In the early part of his career, and in an indirect sense throughout it, Roger Zelazny combed Earth’s cultures, religions, and legends for story material. His brilliant Lord of Light and This Immortal riffing off Hindu/Buddhist and Greek mythology respectively, he established himself as writer who combined the classic themes of myth and legend with more modern, imaginative tropes of science fiction and fantasy. His 1969 Creatures of Light and Darkness is no exception.
Egyptian myth and cosmology the source material, Creatures… is an epic tale of warring gods where space and time have little meaning—or all the meaning if the story as a whole is viewed. Stakeholders in universal power, Osiris, Set, Anubis, Isis, and a variety of other deities from Egyptian myth come alive in the narrative. But the story is also grounded in semi-reality. Regardless whether a far future vision or simply an extra-terrestrial fantasy setting, six versions of human life inhabit six worlds in the Middle Realm of the gods’ domain. Some worlds more advanced than others with the gods being able to control and apply technology at will, there is a distinct sci-fi edge to what is otherwise a full-on fantasy story.
Creatures of Light and Darkness opens on its highest note. In a brilliant opening chapter, a man is pictured activating a temple full of dormant corpses for a devil’s ball in Anubis’ House of the Dead. Not knowing his own name, the man is taunted and forced by Anubis to fight one of the living corpses as a test of strength. Anubis then charges the man with a task in the Middle Realm: to kill the Prince Who Was a Thousand. If he is successful, Anubis will return the man’s name. Invested with all of the power the god possesses and given centuries of time, he heads out into the six worlds to fulfill his mission.
A host of Egyptian gods, powerful wizards, and fantasy creations introduced thereafter, Creatures quickly escalates to dizzying proportions. Not all of Anubis’ information is true, nor is the world as black and white as life and death. Gloves of power, blue-fire wands, shadows of death, temporal fugue (when a fighter can move through time to do battle), and host of other imaginative effects fill the scenes of cosmic combat. A potentially negative aspect of the novel, this interaction amongst all of the powerful wizards, deities, and otherwise is entirely unsettled and requires patient reading for everything to fit into place. The reader rarely having a chance to catch their breath, story and action are kept at epically paced scope as the plot builds wildly to a crescendo.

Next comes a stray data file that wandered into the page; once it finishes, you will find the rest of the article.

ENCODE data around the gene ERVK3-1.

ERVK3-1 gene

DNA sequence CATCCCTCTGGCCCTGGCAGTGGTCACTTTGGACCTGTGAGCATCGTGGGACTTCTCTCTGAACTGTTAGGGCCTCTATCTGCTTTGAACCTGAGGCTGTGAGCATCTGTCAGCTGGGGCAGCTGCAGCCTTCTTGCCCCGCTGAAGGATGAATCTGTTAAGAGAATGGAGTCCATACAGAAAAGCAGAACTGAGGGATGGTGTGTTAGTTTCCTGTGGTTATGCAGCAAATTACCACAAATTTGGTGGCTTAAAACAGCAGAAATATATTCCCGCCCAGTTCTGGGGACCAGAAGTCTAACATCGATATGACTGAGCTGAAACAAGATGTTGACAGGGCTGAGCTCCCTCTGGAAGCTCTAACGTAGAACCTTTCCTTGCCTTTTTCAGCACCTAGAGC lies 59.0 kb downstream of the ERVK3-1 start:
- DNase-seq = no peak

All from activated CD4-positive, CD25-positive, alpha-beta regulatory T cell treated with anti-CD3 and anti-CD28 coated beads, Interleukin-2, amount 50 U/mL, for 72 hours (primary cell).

Despite the vivid and exciting nature of the story, Creatures has some issues. Feeling precisely like an artist’s sketch rather than a finished piece, the narrative is a progressively rougher mix that does not allow for overall continuity. On one page a properly epic thought such as: “You know every shadow in the House of the Dead. You have looked through all the hidden eyes.” might be voiced. But a page later, a jarring modern reference can slip in to dispel the mood: “Now Set unleashes beads of blaze that are like unto a Guy Fawkes display.” This clash of tone does not lend itself to the idea of having been revised sufficiently into a smooth narrative.
A related issue is that the dynamic nature of the story rarely allows events and implication to settle properly in the reader’s mind. One epic battle is not yet finished before another arrangement is made, lines drawn, and the sides at war again—the old idea having had minimum time to become the new idea. You must be on your toes. Certainly for some readers this will be an appealing aspect of the novel: an erratic, fast paced plot that doesn’t resolve itself until the final pages. But for those who enjoy savoring a work of fiction, the jumps in setting, time shifts, character alignment, and seemingly random appearances of deities need to be tempered with more background and character development to be properly enjoyed. Like an unpolished stone, the story could only improve going through another draft to fill the interstices.
One further inconsistency is that Zelazny does not restrict Creatures to strictly Egyptian roots. Concepts from Greek and Norse mythology, as well as the author’s personal storehouse of mythic ideas, inform the narrative. Typhon, a minotaur, Cerberus, the Norns, and a strange concept called the Steel General are featured. I am aware that when writing fantasy, anything goes. However, I am also aware that the more focused a writer’s ideas are, the more successful the presentation of story can be. Egyptian mythology containing enough ideas to write multiple fantasy novels, heaping the tropes of other mythologies onto the novel is more distracting than appealing, particularly given the diminutive length of the novel.
In the end, Creatures of Light and Darkness is of middling grade. Beginning stolidly and ending gasping for air, the story is colorfully vivid to the mind’s eye, rushing along at dizzying speed. Battles and duels of a cosmic scale seeming to appear on every page—the gods of Egyptian mythology embedded in a fantastical setting to full effect. Zelazny able to walk the tightrope between science fiction and fantasy, the book has a very similar feel to Lord of Light, but without the benefit of consistent prose and complementary story structure. As such, the book stands as a representative sample of the author’s work, but do read Lord of Light, He Who Shapes (The Dream Master), or This Immortal (aka …And Call Me Conrad) if you want Zelazny’s best.